The African Law Service brings diverse commentary on legal developments from across our African continent.
Justice Joseph Wowo, originally of Nigeria, was jailed on corruption charges in January 2014. His trial was seen by many as involving trumped-up charges and he has now won a kind of vindication via the Community Court of Justice of the Economic Community of West African States (Ecowas).
In a special statement, the Ecowas court has announced that it has ordered Gambia to pay $200 000 in “nominal damages” to Justice Wowo. Unfortunately, however, no judgment has been released that explains the court's decision.
It made a great splash in the media when Ugandan civil servant Stephen Kisembo was arrested and charged with spying for Sudan. When the high court of Uganda acquitted him recently, however, not so much.
Recusal has become a political football in a number of African jurisdictions during the past months, but Namibia has produced a completely new scenario: magistrates who refuse to continue a case because of a workplace grievance, and recuse themselves in protest.
When part-time farmer, Matti Toivo Ndevahoma, allowed his counsin, Vilho Shimwooshili, to occupy customary land in the northern Namibia area of Eengolo-Ondjiina, he set what may seem to readers like perfectly reasonably conditions, particularly in such an ecologically sensitive area.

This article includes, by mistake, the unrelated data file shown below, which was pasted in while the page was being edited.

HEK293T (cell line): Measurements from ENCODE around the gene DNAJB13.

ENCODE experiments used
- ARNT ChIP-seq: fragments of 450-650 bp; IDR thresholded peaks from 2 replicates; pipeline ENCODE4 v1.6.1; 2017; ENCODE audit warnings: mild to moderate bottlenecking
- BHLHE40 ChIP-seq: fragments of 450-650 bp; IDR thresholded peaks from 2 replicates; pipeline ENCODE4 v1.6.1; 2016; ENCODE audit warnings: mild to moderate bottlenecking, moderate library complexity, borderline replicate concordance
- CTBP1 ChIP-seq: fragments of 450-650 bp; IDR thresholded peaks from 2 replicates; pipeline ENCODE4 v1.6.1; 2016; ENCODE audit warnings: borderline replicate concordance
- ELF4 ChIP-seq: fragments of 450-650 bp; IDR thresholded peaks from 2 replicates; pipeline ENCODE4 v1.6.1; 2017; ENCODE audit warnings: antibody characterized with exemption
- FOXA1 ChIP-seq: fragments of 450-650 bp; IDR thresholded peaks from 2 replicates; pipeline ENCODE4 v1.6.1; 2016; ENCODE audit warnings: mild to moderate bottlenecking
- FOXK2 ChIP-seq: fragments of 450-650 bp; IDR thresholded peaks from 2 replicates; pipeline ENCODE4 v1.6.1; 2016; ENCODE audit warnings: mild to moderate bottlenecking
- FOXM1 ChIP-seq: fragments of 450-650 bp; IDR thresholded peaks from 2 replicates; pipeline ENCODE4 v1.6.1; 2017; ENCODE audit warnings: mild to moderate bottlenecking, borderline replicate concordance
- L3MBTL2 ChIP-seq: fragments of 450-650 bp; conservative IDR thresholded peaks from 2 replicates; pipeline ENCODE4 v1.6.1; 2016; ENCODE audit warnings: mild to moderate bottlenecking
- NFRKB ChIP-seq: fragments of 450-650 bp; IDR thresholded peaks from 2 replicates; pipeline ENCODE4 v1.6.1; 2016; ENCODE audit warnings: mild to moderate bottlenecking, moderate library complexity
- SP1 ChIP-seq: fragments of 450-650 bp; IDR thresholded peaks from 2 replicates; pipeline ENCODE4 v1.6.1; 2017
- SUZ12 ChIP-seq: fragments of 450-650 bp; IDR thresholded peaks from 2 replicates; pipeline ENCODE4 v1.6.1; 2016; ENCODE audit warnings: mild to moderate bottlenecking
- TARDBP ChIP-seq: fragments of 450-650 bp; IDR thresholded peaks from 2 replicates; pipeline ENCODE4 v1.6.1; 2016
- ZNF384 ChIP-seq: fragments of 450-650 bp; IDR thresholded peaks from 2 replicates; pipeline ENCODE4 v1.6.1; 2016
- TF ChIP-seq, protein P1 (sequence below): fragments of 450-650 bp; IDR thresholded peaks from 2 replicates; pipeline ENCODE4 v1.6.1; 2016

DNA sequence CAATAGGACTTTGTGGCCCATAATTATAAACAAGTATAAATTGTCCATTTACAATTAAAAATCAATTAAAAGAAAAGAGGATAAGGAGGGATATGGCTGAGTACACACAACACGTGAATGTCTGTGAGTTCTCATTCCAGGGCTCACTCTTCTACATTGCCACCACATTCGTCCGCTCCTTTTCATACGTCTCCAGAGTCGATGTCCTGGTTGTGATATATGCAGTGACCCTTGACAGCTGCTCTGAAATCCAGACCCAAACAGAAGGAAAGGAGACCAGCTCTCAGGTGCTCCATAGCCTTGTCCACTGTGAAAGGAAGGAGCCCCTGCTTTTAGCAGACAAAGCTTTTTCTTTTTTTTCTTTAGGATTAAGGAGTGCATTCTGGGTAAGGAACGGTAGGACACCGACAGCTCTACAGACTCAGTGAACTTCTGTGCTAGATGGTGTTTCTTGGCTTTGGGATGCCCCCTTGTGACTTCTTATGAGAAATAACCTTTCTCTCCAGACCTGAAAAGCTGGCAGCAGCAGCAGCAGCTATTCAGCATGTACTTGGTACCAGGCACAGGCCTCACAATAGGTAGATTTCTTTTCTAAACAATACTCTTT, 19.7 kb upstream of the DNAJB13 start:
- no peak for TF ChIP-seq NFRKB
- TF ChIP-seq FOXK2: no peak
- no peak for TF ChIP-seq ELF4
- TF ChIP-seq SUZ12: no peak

The solemn opening remarks by Judges John Mativo and Pauline Nyamweya signaled the gravity of the decision they were about to give and the horrors the case would disclose: torture, unlawful abduction, years in illicit detention, lives wrecked, bodies broken.
Law is the “bloodline of every nation”, the judges said. “The end of law is justice. It gives justice meaning.” It was a shield or refuge from misery, oppression and injustice.
When Malawi was gripped by a maize shortage scare a few years ago the government arranged to buy more from Zambia. But allegations of corruption soon followed against George Chaponda, then minister responsible for agriculture, as well as other officials in Malawi and in Zambia.
So great was the public outcry that a presidential commission of inquiry was established to investigate.
For a year following a breach of cyber security at Uganda’s Crane Bank, staffer Shakil Pathan Ismail was drawn into the investigation. After his password and that of another member of staff were used in an electronic hacking fraud during August 2015, the investigators put his salary on hold, promising that it would be “reinstated” once the police inquiries were completed. But this never happened.
The two Namibian high court judges who heard the appeal by drug-accused Paul Umub did not mince their words. Upholding his 10-year sentence they said: “The courts must step in and impose severe sentences, never heard of before, as we are losing the battle against drug abuse. … The sentences … imposed must be so severe to deter the appellant and would-be offenders from committing such offences.”
The judiciary in Zimbabwe is not enjoying a particularly good international reputation at the moment. News of bail applications routinely refused, of mass trials and sham prosecutions – all have raised questions about the quality of justice being dispensed in that country during the current crackdown on opposition activists.
Just one sentence into the judgment, and you know this is a legal scandal of significant proportions: Judges Thembekile Malusi and Mbulelo Jolwana said the “misconduct which culminated in this review, to the best of our knowledge, is unprecedented in the annals of the judiciary in this country. We hope it will never be repeated by any judicial officer.”